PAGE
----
What to do with pro football's PAT
The NFL season effectively ended about the time Bruno Mars took the stage Sunday. Half of a fully dominating Seattle Seahawks' performance had already destroyed Denver Bronco hopes of taking home the Lombardi Trophy. Congrats to former Badger QB Russell Wilson and his Seattle teammates.
Before we set aside pro football until the NFL's draft in May, let's consider one more part of the game in general: The point-after-touchdown kick.
Only five kicks went awry out of 1,267 in the regular season. New England's Stephen Gostkowski has hit 360 in a row, extending back to 2006. When it's time for such a kick, fans see it as a chance to head to the john or to the refreshment stand or refrigerator. These kicks are so automatic, no one is watching.
NFL Commissioner Roger Goodell has tossed up the idea of eliminating the kick, scoring the touchdown as seven points and inviting teams to take a real risk: They could add an eighth point by completing a conversion. If it failed, they would subtract a point and wind up with six. Or they could just skip the conversion try, take the seven and proceed to the next kickoff.
As the Chicago Tribune reported last week, only about 5 percent of fans supposedly like Goodell's idea. The wide majority favors another idea, one that I thought of immediately when I heard the NFL was debating this issue. Why not just move the kick farther back? Spot the ball on, say, the 30-yard line. Still too easy? Make it the 35 or 40 then.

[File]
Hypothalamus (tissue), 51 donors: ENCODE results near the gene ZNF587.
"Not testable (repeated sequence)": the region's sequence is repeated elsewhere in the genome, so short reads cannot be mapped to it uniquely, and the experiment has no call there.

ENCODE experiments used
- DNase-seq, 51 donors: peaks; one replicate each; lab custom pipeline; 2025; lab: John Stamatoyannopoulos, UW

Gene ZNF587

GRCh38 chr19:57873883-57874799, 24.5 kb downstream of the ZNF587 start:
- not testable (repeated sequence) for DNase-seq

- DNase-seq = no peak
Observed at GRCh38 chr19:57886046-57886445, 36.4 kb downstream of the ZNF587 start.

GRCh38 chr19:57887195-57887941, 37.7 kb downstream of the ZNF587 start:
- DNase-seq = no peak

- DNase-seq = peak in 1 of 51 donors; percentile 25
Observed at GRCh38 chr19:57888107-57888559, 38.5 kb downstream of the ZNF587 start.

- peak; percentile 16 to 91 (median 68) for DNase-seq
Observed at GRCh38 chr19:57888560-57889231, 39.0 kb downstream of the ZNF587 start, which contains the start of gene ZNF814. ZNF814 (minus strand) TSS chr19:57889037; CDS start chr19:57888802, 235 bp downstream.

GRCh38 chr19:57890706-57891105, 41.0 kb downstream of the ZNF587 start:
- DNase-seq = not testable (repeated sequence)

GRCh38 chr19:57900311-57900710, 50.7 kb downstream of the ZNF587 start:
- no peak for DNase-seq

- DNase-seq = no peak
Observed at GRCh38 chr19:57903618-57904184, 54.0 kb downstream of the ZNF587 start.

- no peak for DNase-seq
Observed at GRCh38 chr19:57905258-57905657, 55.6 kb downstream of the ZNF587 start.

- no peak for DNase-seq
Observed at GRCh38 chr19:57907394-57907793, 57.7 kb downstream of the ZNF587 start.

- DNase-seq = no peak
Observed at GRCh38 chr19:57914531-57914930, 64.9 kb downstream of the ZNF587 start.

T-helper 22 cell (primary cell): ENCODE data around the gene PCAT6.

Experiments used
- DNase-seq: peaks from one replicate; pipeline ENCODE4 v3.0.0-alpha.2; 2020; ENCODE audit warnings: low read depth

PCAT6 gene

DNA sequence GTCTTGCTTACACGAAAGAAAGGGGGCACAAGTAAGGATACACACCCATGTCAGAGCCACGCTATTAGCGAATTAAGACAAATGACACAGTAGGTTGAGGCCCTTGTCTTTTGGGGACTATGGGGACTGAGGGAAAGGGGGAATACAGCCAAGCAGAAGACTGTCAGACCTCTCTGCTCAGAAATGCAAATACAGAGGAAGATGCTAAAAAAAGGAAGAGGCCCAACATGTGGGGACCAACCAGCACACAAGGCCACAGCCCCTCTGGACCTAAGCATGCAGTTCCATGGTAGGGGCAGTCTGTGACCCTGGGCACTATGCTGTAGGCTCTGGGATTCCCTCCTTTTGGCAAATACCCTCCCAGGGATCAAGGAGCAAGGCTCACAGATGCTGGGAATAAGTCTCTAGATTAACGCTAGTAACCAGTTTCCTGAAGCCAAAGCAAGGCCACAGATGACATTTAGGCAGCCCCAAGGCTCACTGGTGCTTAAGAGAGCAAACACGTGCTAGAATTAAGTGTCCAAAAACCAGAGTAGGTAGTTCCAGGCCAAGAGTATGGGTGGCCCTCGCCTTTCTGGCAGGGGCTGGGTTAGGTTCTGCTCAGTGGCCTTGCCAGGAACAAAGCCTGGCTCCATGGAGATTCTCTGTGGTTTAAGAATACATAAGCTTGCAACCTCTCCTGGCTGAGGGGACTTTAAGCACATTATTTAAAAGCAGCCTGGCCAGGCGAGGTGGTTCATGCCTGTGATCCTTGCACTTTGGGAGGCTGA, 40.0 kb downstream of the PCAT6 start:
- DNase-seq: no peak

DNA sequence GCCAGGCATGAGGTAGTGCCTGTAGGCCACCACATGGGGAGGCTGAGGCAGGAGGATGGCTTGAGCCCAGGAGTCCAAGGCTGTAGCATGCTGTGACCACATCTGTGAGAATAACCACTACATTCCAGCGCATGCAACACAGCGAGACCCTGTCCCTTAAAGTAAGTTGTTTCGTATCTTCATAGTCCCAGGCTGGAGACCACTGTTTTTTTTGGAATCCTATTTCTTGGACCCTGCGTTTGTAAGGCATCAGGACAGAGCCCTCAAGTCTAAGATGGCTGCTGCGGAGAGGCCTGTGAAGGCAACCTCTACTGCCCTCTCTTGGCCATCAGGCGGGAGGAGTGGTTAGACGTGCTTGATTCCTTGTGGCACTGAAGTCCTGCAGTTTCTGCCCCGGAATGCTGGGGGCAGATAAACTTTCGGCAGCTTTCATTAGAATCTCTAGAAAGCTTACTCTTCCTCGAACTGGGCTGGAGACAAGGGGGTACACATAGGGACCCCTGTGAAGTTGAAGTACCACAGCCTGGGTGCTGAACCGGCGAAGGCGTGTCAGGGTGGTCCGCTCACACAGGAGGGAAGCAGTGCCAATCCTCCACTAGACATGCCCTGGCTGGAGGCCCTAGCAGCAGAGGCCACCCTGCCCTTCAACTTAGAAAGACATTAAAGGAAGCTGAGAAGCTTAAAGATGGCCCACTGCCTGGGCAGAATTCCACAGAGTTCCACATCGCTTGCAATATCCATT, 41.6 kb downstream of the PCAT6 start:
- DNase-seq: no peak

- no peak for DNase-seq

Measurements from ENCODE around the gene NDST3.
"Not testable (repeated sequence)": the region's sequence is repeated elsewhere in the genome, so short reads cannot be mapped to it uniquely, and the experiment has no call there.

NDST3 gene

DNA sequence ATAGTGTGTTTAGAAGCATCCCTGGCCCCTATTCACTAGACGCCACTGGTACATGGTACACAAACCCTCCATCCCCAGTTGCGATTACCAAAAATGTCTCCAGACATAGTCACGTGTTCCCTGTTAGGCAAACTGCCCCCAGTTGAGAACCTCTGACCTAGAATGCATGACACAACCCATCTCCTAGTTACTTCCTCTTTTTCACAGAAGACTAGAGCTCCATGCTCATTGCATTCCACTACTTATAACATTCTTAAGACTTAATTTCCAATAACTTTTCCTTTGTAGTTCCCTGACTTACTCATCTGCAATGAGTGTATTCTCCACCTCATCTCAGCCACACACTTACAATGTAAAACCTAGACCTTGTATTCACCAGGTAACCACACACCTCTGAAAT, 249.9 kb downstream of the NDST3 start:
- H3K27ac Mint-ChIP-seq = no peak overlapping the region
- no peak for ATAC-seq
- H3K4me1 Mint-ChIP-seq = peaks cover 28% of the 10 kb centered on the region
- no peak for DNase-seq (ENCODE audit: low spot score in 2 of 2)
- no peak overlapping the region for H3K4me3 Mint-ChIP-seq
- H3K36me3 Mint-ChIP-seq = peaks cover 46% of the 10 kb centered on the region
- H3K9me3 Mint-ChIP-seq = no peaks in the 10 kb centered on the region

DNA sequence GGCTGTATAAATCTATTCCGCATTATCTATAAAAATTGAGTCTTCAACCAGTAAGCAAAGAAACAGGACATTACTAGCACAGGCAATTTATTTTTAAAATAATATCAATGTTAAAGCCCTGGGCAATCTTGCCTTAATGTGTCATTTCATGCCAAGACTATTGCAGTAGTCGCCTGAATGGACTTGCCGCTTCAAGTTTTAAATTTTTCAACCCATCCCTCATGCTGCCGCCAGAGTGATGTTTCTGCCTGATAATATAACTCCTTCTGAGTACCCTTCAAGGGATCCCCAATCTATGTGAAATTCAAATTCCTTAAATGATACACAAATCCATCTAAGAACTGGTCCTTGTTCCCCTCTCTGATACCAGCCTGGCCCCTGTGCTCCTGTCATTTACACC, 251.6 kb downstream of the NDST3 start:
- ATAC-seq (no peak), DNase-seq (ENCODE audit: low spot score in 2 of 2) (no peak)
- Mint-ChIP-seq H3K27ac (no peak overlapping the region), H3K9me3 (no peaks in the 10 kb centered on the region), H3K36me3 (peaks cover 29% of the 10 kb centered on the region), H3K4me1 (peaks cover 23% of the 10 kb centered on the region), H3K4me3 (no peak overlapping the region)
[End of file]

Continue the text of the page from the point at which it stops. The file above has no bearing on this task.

This change would retain some of the historical integrity of football's points system but make the extra point kick just that much more difficult.
Imagine the fun of such a longer PAT kick on a frozen Soldier Field amid swirling December winds. That could keep fans in their seats.
The Chicago Tribune, in an editorial last week, wanted to go one step further. Make the 25-yard line the spot for a regular PAT kick. “To reward risk-taking, give teams the option of moving back even farther—let's say to the 35—to attempt a three-point kick. Or they could still try for the two-point conversion. Under this plan, a touchdown can be worth six, seven, eight or nine points.”
What do you think?